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Healthy Grocery Shopping Tips

December 11, 2017

So you want to eat healthy, well what better place to start than the grocery store. I believe there are 2 things that will really help you; first is educating yourself about foods and how to read food labels, and second is staying away from the junk foods and picking out healthy options for you and your family.

 

In this blog I go over some of my favourite tips and tricks to rock the grocery store and stay on budget. 

Tip # 1 - Just because it says it's lower in fat, doesn't mean that it's the 'healthy' version. A lot of times brands will lower the fat, but increase the sodium (salt) so that the product still tastes as good. So check the label and use your judgment on what to buy or put aside. 

 

 

Tip # 2 - Trans Fats vs Saturated Fats vs Unsaturated Fats. Now this is a bit tricky to remember, but basically, Trans fats raise your low-density lipoprotein (LDL) levels ('bad cholesterol') and are the most difficult for you to burn, which increases your risk of cardiovascular disease. Saturated fats aren't much better, they are easier to burn than trans fats, but they can still increase your 'bad cholesterol' levels. Unsaturated fats, such as monounsaturated fats (e.g. olive oil) and polyunsaturated fats (e.g. omega-3 fish oil), are the healthiest and easiest for our bodies to burn.

 

 

Tip # 3 - When shopping for some healthy green foods, go for the darker greens. In general, the darker the green, the more nutritious the vegetable. 

 

 

Tip # 4 - It's important to remember that the percentages on the Nutrition Facts label do not indicate the percentage composition of the product. Rather, these percentages represent how much a nutrient in the product contributes to your recommended daily intake (called the "Daily Value"), per serving. The FDA's recommended daily intake is assumed to be 2,000 Calories, which is roughly the average human's.

For example, if the Nutrition Facts table on a can of soup says 37% sodium for a serving size of 1/2 a cup, then eating 1 full cup of soup would give you 74% of your total recommended daily intake of sodium. That leaves only 16% left for the rest of your meals for that day before you start consuming an unhealthy level of sodium.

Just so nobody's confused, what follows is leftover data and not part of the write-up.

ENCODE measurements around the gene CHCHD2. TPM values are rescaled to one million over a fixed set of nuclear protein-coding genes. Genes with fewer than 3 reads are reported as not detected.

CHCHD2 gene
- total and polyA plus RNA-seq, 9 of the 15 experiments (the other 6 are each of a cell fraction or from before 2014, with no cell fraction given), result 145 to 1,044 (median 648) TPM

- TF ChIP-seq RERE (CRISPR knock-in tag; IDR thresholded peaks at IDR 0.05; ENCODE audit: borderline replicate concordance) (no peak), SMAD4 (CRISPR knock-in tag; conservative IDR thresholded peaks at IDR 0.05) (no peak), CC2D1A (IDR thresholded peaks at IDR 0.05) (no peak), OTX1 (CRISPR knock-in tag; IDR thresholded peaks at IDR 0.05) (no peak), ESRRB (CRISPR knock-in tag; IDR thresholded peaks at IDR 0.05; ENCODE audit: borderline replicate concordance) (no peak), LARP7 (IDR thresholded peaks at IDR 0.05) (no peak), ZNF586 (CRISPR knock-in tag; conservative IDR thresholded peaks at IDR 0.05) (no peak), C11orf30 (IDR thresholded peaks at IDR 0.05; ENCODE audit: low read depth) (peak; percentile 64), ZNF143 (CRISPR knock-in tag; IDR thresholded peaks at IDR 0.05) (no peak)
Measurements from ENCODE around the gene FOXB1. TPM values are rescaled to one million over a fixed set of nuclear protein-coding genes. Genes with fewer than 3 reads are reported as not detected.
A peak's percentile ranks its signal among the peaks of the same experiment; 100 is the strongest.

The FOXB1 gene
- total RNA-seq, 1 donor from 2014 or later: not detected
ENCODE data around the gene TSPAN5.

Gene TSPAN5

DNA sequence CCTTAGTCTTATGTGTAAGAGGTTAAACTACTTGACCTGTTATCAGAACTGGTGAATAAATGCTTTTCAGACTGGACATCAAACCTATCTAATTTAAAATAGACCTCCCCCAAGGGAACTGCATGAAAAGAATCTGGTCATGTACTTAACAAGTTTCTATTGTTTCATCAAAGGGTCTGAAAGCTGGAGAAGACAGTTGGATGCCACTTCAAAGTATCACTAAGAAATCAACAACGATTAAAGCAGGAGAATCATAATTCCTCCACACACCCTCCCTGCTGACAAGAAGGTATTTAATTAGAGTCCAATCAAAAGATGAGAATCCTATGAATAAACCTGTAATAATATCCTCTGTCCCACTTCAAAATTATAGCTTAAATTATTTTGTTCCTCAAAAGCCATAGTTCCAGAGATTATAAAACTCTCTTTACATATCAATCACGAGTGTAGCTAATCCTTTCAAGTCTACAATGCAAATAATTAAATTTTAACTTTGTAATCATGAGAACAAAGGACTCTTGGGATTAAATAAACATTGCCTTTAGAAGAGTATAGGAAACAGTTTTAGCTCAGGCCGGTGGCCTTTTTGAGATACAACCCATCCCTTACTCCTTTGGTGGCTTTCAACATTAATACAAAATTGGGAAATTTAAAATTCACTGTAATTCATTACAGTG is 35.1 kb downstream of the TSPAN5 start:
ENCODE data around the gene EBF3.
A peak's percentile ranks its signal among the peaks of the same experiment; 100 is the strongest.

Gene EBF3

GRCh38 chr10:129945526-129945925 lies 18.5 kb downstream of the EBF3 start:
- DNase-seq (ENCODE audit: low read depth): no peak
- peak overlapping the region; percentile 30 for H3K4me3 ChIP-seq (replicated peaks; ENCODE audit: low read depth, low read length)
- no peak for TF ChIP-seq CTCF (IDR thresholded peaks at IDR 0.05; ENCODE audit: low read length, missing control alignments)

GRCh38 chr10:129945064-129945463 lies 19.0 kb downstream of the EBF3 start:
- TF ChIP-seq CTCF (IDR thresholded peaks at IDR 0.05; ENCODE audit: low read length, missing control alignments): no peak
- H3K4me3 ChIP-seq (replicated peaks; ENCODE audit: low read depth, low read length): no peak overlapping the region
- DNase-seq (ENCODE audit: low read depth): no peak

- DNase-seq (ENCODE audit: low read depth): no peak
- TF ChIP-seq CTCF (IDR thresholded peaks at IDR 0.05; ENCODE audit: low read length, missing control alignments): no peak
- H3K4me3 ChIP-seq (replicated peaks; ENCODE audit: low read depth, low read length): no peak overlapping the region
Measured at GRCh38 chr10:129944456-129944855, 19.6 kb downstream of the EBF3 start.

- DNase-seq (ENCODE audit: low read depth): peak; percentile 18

Tip # 5 - When comparing two products, watch out for differences in units (such as grams and pounds, or cups and milliliters).

 

 

Tip # 6 - Many people don't notice this, but the label usually tells you the price of the product per 100 g or 100 ml, depending on the product. See an appealing sale on the small peanut butter jar, but don't know if it would be cheaper to get the large jar instead? In the picture below, the item is $1.662 per 100g, which equals to it's total price tag of $3.79 for 228g. 

 

 

Tip # 7 - This is a very simple and common tip, but it's sometimes forgotten. The key to buying only what you need is 1) prepare a list before-hand, and 2) don't shop when you're hungry or craving certain unhealthy foods. 

 

So I hope this helps you in your journey to healthy living. If you have any other healthy tips I'd love to hear all about them as there are many tips and tricks out there. 

 

Until next time! 

 

Namaste,

Lindsay

 

 

 

PS read these other great articles that can help you when shopping for food:

 

Everything Mom - Guiding Stars and Healthy Food Shopping Tips

https://www.everythingmom.com/health/guiding-stars-healthy-food-shopping-tips

 

Zen Habits - 50 Tips for Grocery Shopping

https://zenhabits.net/50-tips-for-grocery-shopping/

 

 

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